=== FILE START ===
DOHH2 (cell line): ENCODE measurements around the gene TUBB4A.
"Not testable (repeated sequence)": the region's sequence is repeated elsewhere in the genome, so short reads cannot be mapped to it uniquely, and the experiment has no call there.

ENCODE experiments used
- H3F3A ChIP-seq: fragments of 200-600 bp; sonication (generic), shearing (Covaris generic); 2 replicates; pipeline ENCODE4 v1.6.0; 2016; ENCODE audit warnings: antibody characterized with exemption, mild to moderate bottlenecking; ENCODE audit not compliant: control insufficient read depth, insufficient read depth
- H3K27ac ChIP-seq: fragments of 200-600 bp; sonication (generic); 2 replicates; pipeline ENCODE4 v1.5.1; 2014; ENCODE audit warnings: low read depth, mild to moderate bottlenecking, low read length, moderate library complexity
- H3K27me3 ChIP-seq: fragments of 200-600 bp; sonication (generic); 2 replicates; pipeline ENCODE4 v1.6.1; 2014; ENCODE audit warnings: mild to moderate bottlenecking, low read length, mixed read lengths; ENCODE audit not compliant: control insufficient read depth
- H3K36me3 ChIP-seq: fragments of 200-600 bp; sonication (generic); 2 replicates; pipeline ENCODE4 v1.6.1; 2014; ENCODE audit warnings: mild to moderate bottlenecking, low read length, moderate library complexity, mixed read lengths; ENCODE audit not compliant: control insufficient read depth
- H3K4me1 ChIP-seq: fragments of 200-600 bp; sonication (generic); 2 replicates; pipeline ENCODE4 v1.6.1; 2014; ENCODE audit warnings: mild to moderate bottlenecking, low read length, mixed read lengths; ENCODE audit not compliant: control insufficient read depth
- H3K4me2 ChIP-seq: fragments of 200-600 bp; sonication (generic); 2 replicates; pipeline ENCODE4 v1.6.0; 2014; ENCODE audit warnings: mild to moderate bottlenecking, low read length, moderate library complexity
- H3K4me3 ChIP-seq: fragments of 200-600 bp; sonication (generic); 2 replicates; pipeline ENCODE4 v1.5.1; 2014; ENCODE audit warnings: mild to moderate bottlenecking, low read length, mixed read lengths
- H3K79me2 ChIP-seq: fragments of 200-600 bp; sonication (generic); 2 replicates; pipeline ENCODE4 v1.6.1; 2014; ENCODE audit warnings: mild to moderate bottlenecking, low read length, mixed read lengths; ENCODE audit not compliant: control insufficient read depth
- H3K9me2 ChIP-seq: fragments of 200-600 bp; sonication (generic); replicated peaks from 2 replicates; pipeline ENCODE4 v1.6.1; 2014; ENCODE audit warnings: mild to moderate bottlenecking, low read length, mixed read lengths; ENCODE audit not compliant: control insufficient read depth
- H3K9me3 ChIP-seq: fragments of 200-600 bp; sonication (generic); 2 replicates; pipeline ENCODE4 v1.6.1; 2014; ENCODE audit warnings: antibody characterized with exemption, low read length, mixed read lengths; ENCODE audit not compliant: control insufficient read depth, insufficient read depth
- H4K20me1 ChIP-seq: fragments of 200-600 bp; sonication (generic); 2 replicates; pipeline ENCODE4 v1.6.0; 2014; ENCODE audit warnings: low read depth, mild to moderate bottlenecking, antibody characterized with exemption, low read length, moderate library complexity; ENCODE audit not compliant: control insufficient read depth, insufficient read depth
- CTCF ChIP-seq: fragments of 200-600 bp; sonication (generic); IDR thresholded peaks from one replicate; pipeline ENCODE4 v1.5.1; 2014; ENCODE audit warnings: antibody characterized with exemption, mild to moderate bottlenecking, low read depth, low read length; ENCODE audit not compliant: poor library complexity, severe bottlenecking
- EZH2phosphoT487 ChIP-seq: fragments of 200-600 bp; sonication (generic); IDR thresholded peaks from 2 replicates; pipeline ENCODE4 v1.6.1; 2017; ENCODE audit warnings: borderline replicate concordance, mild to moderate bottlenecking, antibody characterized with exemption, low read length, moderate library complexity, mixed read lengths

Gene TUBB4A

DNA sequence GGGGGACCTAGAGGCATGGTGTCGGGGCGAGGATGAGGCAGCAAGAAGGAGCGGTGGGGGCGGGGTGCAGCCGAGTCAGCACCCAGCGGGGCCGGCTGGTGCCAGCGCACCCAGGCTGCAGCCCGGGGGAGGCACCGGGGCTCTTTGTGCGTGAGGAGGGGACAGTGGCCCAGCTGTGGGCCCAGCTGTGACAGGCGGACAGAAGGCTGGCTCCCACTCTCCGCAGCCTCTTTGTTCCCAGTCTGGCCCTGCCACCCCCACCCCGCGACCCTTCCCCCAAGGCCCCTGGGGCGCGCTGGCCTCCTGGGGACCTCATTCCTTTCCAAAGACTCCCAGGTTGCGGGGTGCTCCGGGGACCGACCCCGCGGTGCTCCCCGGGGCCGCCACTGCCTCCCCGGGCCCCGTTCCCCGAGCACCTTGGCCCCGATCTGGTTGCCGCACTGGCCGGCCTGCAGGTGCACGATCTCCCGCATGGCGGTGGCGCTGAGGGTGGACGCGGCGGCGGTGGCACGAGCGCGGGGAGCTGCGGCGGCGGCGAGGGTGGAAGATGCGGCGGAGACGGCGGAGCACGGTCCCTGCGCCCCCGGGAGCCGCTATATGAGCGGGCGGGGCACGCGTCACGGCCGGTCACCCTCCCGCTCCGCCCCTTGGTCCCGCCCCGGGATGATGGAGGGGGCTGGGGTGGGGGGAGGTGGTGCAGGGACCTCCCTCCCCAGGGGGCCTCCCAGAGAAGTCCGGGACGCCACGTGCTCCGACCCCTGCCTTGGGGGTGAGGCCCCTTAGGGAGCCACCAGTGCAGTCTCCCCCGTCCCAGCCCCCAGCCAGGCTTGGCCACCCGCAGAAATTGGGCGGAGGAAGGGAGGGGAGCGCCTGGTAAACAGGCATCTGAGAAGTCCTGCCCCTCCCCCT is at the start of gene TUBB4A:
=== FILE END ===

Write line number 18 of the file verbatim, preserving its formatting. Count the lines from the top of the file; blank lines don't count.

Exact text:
DNA sequence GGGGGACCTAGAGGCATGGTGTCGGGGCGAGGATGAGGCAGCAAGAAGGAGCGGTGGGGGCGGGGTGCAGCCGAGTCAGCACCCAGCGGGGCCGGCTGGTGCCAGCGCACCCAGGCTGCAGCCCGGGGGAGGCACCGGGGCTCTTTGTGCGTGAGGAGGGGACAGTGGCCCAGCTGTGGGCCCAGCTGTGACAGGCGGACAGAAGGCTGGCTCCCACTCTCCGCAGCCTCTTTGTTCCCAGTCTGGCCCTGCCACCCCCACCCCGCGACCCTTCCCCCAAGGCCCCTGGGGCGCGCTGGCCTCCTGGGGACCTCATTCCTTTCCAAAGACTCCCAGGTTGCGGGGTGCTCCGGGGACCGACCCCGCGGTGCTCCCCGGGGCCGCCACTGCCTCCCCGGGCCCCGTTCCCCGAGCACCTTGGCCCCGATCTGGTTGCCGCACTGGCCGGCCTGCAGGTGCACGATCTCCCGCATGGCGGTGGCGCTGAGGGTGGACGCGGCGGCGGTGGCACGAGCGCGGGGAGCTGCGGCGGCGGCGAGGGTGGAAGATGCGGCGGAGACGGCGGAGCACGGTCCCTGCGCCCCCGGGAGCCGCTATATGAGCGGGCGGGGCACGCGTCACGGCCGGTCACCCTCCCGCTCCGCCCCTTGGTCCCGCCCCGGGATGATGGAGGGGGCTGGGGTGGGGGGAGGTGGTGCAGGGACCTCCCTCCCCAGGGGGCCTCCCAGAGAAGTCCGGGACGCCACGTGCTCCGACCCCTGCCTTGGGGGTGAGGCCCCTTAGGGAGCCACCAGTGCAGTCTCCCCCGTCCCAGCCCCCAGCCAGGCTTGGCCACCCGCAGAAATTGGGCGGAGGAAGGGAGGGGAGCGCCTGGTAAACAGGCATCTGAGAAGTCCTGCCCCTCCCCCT is at the start of gene TUBB4A: